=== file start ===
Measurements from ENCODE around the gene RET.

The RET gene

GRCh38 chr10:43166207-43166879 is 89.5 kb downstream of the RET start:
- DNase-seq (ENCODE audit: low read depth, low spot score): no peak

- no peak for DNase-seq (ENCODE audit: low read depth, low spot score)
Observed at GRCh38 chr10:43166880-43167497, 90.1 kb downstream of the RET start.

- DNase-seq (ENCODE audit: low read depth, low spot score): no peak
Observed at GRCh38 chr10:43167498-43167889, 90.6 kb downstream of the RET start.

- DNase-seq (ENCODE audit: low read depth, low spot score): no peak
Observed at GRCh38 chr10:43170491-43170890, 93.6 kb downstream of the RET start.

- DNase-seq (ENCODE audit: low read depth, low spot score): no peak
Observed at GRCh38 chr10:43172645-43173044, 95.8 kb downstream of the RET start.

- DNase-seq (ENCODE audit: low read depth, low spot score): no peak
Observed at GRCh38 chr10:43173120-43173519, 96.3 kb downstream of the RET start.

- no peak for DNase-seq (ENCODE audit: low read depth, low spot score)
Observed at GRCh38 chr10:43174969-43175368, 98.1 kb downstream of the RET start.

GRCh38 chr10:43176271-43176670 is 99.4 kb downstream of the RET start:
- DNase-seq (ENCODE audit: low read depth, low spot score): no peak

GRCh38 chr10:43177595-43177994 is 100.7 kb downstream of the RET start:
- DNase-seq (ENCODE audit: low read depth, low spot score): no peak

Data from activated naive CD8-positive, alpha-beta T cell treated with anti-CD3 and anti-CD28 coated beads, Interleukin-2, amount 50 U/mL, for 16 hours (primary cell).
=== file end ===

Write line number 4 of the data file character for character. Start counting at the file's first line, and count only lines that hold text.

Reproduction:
- DNase-seq (ENCODE audit: low read depth, low spot score): no peak